Procession brings home fallen US firefighters
PRESCOTT, Arizona (AP) — Firefighters made a 125-mile (200-kilometer) procession to bring the bodies of 19 elite colleagues who died in a wildfire a week ago to the Arizona mountain community where they lived. It was the deadliest such incident in almost two decades.
Since their fellow firefighters arrived at the scene where they were killed, the fallen firefighters have not been alone, a tradition among those in the profession in the U.S.
“Since they were discovered, they have never been out of the presence of a brother firefighter,” said Paul Bourgeois, a fire chief who is acting as a spokesman for the firefighters’ families. “From the time they were taken to the medical examiner in Phoenix, while they’re at the medical examiner’s office, when they are received in a funeral home — there will always be a brother firefighter on site with them until they are interred.
“That’s something people don’t realize. We never leave your side,” he said of the tradition. “It’s a comfort to the survivors, whether they’re families or fellow firefighters.”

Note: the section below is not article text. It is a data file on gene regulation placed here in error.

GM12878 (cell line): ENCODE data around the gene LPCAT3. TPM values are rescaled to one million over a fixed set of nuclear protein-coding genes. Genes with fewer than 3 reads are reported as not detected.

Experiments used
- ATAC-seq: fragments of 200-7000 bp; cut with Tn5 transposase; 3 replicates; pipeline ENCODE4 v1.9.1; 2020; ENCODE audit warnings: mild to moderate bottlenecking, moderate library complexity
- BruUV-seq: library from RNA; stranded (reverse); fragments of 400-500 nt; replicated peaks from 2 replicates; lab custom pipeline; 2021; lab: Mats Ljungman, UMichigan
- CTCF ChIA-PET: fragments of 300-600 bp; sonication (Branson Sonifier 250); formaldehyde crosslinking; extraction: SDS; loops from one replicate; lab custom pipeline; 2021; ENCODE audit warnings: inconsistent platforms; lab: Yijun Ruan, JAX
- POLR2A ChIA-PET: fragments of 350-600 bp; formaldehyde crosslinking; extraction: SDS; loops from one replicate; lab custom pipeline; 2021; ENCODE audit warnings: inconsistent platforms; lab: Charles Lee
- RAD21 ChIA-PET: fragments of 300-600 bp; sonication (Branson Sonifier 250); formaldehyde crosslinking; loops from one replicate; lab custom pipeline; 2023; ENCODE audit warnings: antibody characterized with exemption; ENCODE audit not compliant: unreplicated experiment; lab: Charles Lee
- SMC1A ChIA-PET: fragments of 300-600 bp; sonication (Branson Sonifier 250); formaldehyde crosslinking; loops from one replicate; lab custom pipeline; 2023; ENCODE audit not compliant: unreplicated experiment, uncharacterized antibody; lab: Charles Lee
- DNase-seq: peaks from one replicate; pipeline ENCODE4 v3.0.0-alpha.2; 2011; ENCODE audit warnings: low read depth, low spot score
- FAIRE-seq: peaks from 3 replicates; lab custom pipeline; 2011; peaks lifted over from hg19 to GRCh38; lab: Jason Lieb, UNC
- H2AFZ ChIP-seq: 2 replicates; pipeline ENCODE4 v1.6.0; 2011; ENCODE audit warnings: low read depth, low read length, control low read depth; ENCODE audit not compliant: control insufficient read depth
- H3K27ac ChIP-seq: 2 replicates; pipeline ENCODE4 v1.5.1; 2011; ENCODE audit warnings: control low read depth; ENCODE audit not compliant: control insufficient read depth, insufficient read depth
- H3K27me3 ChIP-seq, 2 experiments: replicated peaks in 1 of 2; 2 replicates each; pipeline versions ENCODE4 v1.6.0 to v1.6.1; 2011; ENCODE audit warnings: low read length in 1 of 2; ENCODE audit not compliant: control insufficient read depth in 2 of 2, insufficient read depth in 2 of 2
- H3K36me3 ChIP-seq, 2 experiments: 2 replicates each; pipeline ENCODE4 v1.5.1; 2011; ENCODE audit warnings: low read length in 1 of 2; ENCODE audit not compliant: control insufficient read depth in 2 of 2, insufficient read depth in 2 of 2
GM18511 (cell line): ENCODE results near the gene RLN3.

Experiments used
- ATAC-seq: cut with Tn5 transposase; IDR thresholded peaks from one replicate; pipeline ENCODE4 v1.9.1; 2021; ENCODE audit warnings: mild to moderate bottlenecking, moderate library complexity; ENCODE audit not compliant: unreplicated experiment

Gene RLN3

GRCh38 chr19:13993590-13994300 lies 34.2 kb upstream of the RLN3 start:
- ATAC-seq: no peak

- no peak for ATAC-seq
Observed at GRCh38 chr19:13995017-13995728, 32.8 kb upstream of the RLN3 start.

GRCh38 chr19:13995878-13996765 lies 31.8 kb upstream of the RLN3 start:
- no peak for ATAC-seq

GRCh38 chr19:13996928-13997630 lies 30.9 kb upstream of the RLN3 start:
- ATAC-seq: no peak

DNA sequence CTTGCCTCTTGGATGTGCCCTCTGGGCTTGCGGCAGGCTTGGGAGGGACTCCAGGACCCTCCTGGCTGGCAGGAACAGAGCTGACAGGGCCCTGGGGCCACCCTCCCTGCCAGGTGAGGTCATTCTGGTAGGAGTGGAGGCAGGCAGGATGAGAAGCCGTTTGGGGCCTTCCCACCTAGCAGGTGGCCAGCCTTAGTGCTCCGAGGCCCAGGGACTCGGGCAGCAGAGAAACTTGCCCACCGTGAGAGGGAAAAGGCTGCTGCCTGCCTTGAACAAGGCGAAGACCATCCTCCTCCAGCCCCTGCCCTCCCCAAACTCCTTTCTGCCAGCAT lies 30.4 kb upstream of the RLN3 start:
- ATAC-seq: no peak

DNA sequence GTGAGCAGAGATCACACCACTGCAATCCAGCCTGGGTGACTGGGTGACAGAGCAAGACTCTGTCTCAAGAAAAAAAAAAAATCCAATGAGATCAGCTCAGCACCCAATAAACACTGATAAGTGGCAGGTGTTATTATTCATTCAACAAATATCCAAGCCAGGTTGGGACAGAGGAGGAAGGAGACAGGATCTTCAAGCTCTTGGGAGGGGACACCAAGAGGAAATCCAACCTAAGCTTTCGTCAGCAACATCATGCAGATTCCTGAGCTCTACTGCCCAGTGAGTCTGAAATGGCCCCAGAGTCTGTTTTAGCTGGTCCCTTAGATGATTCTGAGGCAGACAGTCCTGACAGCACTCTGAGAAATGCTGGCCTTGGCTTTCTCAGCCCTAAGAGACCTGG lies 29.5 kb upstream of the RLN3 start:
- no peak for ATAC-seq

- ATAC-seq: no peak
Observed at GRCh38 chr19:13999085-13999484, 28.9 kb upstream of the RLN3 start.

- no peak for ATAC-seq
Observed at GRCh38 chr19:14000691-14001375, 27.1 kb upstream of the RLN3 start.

The firefighters were killed a week ago in a wildfire sparked by lightning on June 28. The fire destroyed more than 100 homes and burned about 13 square miles (34 square kilometers).
The crew was fighting the blaze when erratic winds suddenly shifted the fire’s direction, causing it to hook around the firefighters and cut off access to a ranch that was to be their safety zone.
An investigation into the tragedy has found only that winds took the firefighters by surprise; more thorough findings will come much later.